Goosebumps

[2.0 stars] [IMDb Link] [Amazon Link]

Yet another wasted Netflix pick. Some algorithm glitch said: "Paul's really going to like this. More than Ralph Breaks the Internet or that Magnificent Seven remake with Denzel."

Nope, not even close. Although Jack Black tries his best.

There's a teenager, Zach, new kid in school. His mom is also new in school, she's the new Vice Principal. (I may have missed the movie's necessity for this stretch.) They have moved in next door to a spooky old house, inhabited by a disagreeable neighbor who preemptively warns Zach to stay the heck away.

But it turns out the house also holds Hannah, a cute teen who seems to be interested in Zach, so…

And finally, it's revealed that the grumpy neighbor is actually the author of the Goosebumps series, R. L. Stine. And the monsters in those books are real, and they are only being held at bay by their original books' texts being kept under lock and key.

Remarkably flimsy locks as it happens. And the upshot is obvious and very, very, predictable. I napped a lot, but did not feel the need to rewatch in order to fill in what I missed.

URLs du Jour

2019-04-02

[Amazon Link]

  • David French responds to a critic who didn't appreciate French's claim that Virginia's abortion law promoted ‘infanticide’ and ‘barbarism': ‘Abortion Kills a Baby’ Is Not an ‘Uncivil’ Argument.

    A person can and typically should tell difficult truths without being uncivil or indecent. It is one thing to contest an idea, or to share a fact, or even to offer your own description (like “barbaric”). It is another thing entirely to offer personal insults or ascribe evil motives to your opponents — especially when we (unlike Christ) can’t see into people’s hearts. Moreover, petty insults are particularly pernicious coming from Christians. We know that our virtue comes from Christ, not ourselves. We can boast only in Him and should be grateful, not proud, when we are able to perceive truth.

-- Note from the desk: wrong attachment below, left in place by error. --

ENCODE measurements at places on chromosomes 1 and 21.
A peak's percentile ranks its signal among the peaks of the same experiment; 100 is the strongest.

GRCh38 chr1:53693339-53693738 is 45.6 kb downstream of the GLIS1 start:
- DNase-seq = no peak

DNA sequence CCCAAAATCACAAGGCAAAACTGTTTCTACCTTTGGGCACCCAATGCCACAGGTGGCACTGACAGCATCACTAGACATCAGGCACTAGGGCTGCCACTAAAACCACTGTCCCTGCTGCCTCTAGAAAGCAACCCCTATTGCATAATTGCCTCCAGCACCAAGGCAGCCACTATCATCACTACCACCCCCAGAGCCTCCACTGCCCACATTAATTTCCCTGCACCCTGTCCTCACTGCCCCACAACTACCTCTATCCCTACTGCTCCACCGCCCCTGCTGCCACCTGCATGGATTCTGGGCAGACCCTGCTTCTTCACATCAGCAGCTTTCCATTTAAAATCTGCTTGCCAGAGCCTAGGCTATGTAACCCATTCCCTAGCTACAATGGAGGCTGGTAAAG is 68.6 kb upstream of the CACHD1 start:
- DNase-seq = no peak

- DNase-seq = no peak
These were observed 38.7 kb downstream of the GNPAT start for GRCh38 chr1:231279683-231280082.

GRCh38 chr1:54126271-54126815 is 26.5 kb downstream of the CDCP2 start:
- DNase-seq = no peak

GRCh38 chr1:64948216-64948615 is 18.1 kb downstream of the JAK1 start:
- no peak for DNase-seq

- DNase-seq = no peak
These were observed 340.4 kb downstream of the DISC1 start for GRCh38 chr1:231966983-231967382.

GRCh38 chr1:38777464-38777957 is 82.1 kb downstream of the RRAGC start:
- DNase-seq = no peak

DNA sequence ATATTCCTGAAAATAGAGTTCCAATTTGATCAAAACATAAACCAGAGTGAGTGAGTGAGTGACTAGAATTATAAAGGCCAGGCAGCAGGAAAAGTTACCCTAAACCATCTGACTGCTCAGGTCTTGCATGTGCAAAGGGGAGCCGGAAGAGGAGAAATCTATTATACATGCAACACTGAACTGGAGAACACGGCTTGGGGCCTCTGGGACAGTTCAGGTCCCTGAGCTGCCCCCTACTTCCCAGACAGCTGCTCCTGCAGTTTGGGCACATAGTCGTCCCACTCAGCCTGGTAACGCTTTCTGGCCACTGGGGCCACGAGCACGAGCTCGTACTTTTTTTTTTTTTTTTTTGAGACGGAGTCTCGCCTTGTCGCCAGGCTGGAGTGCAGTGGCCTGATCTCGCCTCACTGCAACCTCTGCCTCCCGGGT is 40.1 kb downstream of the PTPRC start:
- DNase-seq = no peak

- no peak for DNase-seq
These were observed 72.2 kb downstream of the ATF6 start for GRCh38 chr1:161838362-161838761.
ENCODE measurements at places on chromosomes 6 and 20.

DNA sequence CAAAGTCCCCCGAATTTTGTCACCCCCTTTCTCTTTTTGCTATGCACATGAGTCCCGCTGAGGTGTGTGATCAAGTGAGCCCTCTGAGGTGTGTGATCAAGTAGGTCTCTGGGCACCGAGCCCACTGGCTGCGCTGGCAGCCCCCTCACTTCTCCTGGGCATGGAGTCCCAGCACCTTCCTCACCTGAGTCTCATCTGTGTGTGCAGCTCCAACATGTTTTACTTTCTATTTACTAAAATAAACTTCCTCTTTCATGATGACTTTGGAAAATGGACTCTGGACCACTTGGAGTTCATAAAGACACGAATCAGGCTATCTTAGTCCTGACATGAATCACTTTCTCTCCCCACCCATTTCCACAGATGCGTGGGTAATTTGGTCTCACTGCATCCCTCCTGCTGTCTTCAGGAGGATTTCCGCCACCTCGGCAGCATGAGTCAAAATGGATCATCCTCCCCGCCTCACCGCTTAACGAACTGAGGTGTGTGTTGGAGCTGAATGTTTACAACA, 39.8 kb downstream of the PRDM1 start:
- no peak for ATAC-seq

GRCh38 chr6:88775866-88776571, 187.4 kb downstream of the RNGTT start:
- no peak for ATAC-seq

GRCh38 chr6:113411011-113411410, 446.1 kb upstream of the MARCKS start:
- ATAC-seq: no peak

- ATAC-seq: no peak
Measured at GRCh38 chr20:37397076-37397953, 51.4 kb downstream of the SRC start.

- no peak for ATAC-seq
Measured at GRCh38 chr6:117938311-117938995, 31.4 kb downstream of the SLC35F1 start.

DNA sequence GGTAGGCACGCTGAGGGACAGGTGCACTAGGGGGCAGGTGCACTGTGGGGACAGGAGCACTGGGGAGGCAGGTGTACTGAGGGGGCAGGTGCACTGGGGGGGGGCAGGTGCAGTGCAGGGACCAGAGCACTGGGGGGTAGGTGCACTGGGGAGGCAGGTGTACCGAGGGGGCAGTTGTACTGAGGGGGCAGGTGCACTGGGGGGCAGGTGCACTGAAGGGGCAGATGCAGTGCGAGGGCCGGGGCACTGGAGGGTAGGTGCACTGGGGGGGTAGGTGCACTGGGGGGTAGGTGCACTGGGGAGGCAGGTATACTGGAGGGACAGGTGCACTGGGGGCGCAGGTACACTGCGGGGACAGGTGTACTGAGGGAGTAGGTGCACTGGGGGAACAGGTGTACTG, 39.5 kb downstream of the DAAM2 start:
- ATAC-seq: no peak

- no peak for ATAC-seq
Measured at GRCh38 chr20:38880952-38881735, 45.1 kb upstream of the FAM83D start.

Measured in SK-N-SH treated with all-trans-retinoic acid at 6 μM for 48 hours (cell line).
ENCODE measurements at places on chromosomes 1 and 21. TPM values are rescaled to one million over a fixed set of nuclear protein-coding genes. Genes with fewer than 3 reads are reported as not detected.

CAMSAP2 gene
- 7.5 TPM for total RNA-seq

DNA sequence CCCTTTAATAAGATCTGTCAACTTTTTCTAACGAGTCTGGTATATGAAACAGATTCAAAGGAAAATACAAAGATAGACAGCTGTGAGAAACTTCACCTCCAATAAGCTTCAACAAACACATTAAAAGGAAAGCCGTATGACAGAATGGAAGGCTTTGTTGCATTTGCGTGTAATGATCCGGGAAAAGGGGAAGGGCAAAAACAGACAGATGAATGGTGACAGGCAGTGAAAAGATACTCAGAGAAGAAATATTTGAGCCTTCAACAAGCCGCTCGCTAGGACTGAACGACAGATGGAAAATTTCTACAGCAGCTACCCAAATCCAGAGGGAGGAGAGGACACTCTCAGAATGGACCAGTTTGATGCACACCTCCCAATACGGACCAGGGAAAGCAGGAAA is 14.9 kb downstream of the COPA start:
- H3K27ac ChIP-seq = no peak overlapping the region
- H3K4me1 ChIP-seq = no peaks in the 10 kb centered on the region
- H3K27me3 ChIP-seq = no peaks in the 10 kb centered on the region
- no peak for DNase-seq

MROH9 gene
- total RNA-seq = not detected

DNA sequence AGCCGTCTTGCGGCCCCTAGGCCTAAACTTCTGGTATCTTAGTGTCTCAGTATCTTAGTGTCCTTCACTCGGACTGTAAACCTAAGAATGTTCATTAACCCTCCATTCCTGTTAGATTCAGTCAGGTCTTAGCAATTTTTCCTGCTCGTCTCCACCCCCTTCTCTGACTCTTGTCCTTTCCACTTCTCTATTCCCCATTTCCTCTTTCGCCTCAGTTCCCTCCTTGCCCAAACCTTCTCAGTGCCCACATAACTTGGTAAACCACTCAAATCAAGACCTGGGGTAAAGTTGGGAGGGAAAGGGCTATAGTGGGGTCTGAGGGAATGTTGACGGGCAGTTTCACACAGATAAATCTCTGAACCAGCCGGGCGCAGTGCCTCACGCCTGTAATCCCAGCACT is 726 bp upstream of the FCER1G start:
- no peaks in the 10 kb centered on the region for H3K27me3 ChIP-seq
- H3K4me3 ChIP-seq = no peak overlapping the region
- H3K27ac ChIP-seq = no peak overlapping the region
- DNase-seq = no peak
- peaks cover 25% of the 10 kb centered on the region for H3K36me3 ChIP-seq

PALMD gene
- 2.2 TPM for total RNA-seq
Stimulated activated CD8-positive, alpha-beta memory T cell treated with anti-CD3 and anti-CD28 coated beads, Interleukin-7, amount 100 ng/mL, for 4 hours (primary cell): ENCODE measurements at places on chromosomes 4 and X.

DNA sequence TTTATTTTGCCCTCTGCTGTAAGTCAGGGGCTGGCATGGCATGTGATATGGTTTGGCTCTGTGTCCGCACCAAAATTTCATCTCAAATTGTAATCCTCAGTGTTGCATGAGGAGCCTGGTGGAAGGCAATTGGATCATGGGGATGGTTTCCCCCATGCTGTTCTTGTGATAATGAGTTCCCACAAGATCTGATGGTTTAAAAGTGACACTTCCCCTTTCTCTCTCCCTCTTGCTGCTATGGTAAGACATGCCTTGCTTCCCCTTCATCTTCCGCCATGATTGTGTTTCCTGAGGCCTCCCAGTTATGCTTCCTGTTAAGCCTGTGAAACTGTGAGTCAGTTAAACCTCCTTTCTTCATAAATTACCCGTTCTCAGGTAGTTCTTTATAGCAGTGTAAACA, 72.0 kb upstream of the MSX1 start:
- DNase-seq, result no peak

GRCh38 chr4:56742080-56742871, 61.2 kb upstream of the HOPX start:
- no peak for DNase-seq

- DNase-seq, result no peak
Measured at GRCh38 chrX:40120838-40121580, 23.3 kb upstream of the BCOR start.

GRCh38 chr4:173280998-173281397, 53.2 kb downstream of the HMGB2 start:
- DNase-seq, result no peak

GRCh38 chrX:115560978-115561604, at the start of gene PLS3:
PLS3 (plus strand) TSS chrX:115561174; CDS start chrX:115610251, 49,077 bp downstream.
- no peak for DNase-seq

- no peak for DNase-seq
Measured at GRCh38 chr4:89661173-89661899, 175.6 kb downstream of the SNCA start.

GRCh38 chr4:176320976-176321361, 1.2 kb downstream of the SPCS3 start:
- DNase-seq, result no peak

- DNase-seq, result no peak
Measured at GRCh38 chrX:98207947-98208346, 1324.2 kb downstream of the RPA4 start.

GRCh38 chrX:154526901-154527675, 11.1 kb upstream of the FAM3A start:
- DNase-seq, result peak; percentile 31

It is a common tactic in public discourse to try to banish ideas from debate by labeling their very utterance “uncivil.” You see this in the battle over gender identity, where it is now considered so malicious to refer to transgender people with pronouns that match their biological sex that in some jurisdictions you can even face legal sanction if you call Chelsea Manning “he.” We saw this in the battle over gay marriage, where even expressing the idea that marriage is properly defined as the union of a man and woman was seen as too outrageous to utter.

    [Amazon Link]

    I've been mulling the Arthur C. Brooks thesis that we should love our enemies (although I haven't read his book yet). I suppose you can call the Virginia law "barbaric", but people will inevitably jump to the implication that the law's supporters are, therefore, barbarians.

    This is not even venturing into a more straightforward counterexample…


  • Specifically, the example of Congresscritter Ocasio-Cortez. The Minuteman recounts her latest history-challenged allegation: AOC Doubles Down On Dumb. Specifically, AOC initially claimed: "[Congress] had to amend the Constitution of the United States to make sure Roosevelt dd not get reelected."

    Hmm. The 22nd Amendment that was eventually adopted emerged from the 80th Congress which convened in 1947 (p. 69, "Amendments to the Constitution: A Brief Legislative History". FDR had died in 1945; as an attempt to prevent his re-election the 22nd Amendment was sure to succeed. So har de har, AOC don't know much about history. In any case, the text of the 22nd Amendment includes a clause that makes it inapplicable to the officeholder(s) during the period of proposal and ratification (which was 1951).